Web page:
If you went to the bank on a Friday afternoon to deposit your paycheck, and then when you returned to do the same the following Friday found that your balance was zero, would you deposit more money into your account?
The answer of course is that you wouldn't. In fact you would probably close your account that day and possibly sue the bank for the loss of your money.
But what if there was a twist on that scenario?
What if the manager at the bank gave you a long and detailed explanation about what happened to your money, and promised that not only would you eventually get it back, but that when you did, you would get it back with a profit? Would you then re-think leaving the bank?
These might seem like silly questions, because common sense tells us that this is a bad situation, one we would want to get out of as quick as possible. But investors often find themselves in similar situations in the stock market, and in those cases common sense often fails them, and they fail to act.
Think of the investor who is in a stock that continuously goes down, week after week. Every Friday they check their account, and like clockwork, it is always less than it was the previous Friday. Yet they continue to hold that losing stock, sometimes even going so far as to buy more.
They cling on to every piece of good news that comes out of the company and focus only on positive reports from analysts. They then use this information to justify continuing to hold the stock, even if price is telling a completely different story.
Sound similar to the bank story?
This is a strange phenomenon, unique to the stock market, where reasonable, level-headed people will abandon all logic and common sense, and act in a way that they wouldn’t be caught dead acting outside the market.
This is because almost everything about the stock market runs counter-intuitive to the way we have been taught to think about life.
Take for example buying a new car. We have been taught that the lower the price is the better. So we wait for discounts and sales to drop the price on the car of our dreams. Sometimes we will even buy a used car because we know how much of a discount that will afford us on the price of a new one.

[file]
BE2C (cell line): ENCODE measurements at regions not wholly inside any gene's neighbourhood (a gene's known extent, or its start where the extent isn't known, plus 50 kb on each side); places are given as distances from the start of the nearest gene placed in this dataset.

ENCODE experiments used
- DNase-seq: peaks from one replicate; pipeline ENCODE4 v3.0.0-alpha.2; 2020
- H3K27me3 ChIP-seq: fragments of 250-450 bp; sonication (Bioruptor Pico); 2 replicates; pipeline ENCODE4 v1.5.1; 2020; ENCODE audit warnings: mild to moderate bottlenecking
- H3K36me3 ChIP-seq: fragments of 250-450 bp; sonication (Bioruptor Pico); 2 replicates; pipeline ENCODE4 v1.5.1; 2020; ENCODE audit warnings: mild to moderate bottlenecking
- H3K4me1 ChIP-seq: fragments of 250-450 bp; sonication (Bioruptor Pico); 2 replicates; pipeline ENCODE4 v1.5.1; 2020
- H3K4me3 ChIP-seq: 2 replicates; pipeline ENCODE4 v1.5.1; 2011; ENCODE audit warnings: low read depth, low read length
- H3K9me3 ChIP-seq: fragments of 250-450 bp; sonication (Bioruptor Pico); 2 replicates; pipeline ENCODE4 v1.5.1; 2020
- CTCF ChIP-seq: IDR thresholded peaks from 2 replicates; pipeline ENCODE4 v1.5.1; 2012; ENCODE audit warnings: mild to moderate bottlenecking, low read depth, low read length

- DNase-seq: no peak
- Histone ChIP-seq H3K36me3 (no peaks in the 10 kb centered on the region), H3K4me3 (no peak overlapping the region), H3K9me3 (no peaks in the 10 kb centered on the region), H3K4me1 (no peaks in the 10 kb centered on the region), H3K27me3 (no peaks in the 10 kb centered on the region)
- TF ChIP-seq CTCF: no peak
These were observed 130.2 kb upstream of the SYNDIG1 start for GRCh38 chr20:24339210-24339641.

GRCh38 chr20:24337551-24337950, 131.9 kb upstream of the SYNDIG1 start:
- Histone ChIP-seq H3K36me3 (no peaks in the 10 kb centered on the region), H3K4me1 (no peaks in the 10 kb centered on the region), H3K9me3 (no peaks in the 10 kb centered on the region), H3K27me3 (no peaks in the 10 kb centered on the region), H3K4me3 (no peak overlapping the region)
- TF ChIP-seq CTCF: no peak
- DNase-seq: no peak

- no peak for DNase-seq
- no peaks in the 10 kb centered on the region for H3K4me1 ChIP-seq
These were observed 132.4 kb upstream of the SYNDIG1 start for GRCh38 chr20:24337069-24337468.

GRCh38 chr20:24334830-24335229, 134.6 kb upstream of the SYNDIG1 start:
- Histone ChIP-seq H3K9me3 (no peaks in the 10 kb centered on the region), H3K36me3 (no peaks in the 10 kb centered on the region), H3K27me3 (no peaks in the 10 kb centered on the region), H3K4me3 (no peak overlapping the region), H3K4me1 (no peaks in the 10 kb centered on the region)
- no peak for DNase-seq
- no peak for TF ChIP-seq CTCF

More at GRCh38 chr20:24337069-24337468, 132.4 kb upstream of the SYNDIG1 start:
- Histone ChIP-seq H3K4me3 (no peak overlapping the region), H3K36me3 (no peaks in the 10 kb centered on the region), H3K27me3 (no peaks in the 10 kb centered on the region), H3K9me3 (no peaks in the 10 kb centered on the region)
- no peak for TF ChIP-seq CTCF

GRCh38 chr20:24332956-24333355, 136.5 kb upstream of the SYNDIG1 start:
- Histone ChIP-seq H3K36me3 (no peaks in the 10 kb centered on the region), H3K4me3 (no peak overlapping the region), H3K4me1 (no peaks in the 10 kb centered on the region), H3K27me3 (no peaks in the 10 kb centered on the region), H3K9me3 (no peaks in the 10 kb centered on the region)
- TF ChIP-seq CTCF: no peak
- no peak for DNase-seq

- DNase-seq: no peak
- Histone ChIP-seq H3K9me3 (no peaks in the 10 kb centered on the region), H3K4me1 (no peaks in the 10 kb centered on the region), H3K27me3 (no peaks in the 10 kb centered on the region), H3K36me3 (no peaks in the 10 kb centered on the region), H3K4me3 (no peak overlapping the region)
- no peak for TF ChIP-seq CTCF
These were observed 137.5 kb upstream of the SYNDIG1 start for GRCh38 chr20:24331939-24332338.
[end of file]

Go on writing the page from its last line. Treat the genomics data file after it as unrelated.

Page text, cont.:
This strategy is correct, because a car, just like most consumer goods, is a wasting asset. We don’t buy it with an eye to sell it to someone else at a later date at a higher price. We buy it for the utility and enjoyment it brings us while we own it and know that chances are we will sell it for less than it cost us.
However, a stock is not a wasting asset. It is a commodity that we want to sell at some point for a profit. And the only way someone will be willing to pay us more money for that stock is if it is in more demand on the day we go to sell it than on the day we buy it.
So buying a stock that is consistently moving down, meaning that it is out of favor with investors, doesn’t make a lot of sense. Instead you should be buying a stock that is moving up -- one that is gaining favor with investors.
The only time you should buy a stock that is going down is when it is pulling back short-term in an overall long-term uptrend. This is one the things that technical analysis is helpful in determining.
You will find that you’ll become a much more successful investor in the stock market when you can think differently, but still use common sense in that same way you would in other aspects of your life.